You should also know your software. Most employers will require that you either know the latest version of Microsoft Word or Adobe FrameMaker. If you only know one or the other, then don’t let that hold you back from applying. If you are a Word Master, your knowledge can be applied to FrameMaker fairly easily.
A Word Master should know how to:
- prepare right- and left-hand pages
- create a table of contents showing two or three heading levels
- insert page and section breaks
- insert tables and captions
- create white space using the Style dialog
- create numbered and bulleted lists
- create a chapter whose first page is different from its other pages
- create or insert a graphic that is surrounded by a border and then aligned vertically with the text both above and below it
- include cross-references
- create running heads
- utilize three heading levels
If you are truly Word literate, you should be able to sell your expertise to the employer that prefers FrameMaker. In fact, you can use that as a bargaining point. Mention the fact that you may be willing to accept a lower rate of pay for the first 90 days so that you can prove that you can learn and apply FrameMaker without gobs of additional training. Or, you can be really proactive and take a FrameMaker and Word class so that you are able to jump right in and do what needs to be done.
Finally, create a sample book. Your book does not necessarily have to be technical, but should show off all of the skills mentioned above. Write about something you know really well, like vegetable gardening, decorating or fishing. Since most technical writing includes instructions, make sure to include a couple of instances of step-by-step instructions or procedures (step-action procedures in technical writing lingo). You can start by making a list of the things that you really know how to do well and then going through that list and brainstorming ideas on how you would start and what you would say. Write on the topic that seems the easiest to you and include the following elements:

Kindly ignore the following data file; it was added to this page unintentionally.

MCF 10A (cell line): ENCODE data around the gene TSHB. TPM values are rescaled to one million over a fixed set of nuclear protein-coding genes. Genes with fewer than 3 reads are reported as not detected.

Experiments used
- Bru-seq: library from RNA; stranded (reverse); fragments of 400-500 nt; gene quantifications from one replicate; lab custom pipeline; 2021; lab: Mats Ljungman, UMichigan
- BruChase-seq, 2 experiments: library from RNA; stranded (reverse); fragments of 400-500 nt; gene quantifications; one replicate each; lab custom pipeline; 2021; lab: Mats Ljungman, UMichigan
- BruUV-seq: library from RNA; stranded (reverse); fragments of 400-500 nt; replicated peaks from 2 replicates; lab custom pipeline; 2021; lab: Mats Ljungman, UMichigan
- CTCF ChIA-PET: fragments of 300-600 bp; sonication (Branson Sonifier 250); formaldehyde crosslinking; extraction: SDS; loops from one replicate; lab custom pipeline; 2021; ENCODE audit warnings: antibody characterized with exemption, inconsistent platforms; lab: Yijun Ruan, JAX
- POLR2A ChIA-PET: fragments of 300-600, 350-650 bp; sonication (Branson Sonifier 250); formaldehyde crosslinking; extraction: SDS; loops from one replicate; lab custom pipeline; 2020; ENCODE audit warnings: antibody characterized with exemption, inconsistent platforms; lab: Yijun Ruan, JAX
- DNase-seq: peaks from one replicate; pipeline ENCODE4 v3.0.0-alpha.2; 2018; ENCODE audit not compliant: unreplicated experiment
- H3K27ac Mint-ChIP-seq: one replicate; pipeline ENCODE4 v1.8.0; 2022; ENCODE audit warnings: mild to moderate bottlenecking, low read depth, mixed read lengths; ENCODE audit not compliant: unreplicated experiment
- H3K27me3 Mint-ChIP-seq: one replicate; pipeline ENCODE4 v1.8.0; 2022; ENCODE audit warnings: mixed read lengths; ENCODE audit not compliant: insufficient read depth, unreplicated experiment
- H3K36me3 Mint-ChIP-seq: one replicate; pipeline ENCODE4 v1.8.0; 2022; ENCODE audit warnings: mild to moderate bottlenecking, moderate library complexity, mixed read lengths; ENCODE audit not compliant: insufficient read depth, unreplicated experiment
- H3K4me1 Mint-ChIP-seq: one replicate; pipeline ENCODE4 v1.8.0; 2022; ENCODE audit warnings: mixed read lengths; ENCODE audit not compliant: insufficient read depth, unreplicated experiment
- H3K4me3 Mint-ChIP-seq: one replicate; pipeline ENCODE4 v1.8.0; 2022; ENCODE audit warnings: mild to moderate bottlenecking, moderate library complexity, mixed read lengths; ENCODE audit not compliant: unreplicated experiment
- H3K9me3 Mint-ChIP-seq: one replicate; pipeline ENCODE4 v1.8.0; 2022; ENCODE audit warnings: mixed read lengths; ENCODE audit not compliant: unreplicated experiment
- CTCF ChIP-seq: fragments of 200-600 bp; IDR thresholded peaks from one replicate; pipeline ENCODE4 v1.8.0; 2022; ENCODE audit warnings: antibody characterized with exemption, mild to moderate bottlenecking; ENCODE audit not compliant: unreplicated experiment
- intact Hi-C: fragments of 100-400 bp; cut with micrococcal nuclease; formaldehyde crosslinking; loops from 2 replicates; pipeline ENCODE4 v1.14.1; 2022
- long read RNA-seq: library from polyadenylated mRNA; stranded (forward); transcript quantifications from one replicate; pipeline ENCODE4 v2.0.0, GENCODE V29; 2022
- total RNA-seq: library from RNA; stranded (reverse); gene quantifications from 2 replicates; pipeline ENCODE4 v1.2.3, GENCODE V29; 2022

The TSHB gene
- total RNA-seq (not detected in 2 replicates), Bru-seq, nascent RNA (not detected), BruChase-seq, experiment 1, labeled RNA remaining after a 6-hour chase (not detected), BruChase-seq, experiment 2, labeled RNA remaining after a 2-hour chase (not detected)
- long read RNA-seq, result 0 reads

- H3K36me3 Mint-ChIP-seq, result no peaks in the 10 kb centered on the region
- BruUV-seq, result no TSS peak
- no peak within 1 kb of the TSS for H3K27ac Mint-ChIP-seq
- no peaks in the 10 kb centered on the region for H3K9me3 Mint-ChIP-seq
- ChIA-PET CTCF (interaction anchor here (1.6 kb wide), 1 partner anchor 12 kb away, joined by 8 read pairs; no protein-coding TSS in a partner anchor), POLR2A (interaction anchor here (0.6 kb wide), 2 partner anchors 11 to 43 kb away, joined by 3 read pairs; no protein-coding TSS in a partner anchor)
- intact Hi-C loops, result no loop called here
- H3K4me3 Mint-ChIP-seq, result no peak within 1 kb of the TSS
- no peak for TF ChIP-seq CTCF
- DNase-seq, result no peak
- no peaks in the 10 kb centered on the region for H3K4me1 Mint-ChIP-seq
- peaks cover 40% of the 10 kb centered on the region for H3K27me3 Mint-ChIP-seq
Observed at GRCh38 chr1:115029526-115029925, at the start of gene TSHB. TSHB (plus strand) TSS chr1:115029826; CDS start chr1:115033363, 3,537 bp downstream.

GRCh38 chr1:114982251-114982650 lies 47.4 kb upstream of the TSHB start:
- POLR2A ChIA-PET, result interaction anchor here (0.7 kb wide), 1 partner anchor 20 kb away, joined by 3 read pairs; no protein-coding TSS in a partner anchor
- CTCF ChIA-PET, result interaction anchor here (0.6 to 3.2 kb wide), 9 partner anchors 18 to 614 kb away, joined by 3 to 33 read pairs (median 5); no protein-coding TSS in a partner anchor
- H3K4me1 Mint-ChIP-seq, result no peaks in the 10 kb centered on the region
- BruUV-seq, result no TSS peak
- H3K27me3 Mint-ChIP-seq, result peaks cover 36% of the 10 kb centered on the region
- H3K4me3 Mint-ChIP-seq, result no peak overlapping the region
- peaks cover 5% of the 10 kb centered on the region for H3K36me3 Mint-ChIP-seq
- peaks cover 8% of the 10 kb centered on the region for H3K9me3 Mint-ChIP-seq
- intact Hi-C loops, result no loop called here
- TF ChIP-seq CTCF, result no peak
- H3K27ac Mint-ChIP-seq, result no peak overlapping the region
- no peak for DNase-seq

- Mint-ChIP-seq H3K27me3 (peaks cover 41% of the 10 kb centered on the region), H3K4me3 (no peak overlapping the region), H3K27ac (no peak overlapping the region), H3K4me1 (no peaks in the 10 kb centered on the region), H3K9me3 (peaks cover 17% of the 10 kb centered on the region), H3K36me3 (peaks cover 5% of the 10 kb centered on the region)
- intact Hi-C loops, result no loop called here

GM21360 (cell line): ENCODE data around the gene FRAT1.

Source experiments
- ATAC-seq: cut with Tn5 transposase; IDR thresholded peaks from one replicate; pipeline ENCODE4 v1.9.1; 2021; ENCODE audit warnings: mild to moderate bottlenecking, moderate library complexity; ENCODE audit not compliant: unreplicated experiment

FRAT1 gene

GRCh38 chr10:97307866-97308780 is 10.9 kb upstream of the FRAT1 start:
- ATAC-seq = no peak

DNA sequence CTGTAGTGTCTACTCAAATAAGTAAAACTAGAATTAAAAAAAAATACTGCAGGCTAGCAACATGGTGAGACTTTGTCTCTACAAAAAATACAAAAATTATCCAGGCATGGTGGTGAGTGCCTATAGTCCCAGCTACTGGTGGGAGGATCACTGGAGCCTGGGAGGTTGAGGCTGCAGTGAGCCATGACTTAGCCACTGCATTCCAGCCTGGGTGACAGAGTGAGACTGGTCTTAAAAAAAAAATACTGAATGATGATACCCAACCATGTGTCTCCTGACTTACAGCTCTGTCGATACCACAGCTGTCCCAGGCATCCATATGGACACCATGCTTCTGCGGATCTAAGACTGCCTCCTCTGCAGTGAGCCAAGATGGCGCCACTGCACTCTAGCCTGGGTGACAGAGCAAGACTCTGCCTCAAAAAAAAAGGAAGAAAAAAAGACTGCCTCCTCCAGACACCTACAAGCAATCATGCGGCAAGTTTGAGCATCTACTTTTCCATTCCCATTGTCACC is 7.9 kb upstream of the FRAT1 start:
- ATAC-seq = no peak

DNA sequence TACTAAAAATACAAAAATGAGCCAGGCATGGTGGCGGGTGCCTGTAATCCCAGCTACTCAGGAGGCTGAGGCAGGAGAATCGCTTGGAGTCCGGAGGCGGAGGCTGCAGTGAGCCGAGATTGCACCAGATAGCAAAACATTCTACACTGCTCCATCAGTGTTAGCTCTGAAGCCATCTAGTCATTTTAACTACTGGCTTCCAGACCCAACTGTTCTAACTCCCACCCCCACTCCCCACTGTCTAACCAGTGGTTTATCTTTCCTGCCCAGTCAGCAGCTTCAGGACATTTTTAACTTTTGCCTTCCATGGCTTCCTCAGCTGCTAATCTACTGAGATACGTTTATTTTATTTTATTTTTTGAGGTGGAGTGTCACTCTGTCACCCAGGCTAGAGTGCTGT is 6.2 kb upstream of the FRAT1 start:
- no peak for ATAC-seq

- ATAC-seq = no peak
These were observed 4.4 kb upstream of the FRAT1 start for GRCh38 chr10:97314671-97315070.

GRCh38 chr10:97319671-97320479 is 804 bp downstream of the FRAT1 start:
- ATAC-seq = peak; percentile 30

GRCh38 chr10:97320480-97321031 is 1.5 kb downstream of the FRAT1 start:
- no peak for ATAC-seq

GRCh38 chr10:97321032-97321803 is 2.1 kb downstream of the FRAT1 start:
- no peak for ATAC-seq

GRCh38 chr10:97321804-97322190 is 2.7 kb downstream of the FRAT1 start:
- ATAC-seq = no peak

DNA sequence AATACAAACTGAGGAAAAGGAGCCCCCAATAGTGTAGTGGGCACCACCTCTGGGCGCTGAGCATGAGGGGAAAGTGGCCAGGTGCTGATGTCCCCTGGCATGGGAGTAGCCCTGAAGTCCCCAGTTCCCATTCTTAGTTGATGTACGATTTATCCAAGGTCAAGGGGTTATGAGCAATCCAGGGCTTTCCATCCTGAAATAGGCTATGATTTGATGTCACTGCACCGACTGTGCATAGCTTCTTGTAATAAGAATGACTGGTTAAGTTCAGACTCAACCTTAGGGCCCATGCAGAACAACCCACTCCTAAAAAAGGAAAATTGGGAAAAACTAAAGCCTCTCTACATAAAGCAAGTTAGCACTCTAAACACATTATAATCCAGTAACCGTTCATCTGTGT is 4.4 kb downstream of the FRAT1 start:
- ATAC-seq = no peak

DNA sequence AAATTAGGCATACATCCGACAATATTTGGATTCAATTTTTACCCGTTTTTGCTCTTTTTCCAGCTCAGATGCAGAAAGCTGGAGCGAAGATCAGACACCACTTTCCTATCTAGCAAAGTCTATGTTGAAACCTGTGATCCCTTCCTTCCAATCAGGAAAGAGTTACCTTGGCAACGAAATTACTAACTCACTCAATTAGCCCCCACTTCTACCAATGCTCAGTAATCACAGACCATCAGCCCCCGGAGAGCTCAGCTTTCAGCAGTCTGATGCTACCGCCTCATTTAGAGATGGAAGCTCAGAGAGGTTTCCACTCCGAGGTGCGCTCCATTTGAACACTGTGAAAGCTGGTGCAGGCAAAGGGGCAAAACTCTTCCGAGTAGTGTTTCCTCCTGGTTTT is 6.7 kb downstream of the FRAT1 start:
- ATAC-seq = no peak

- Cover Page
- Title Page
- Table of Contents
- Two step-action procedures
- Back Cover
You should keep it simple and sharp. Use one font for all of the headers, footers, table text etc., and then a common serif font for everything else. Make sure that you do not hard-code the table of contents, index or cross-references; they should be electronically generated. Then, create a PDF file and an electronic version. The PDF version can be attached to your cover letter along with your CV. If you get an interview, then take both the PDF and electronic version of your sample with you, but remember that any formatting errors will be painfully obvious on the electronic version. If asked, you should be able to go through and easily explain your formatting decisions and demonstrate your design of the sample book.
These are only a few of the things that will help you land that job in the technical writing career field. The more proactive you are, the more an employer is likely to see your desire to do the job. It also doesn’t hurt to be passionate and excited about your interest in this particular position. Don’t hesitate to let that passion show through and if there is something that you have done in relation to this job that you are particularly proud of, by all means mention it. Even an amusing anecdote can make the difference between being offered the job and coming in second to the “other guy” that is remembered for his amusing anecdote. Relax and be yourself and be confident in your abilities to do the job for which you have applied. Good luck!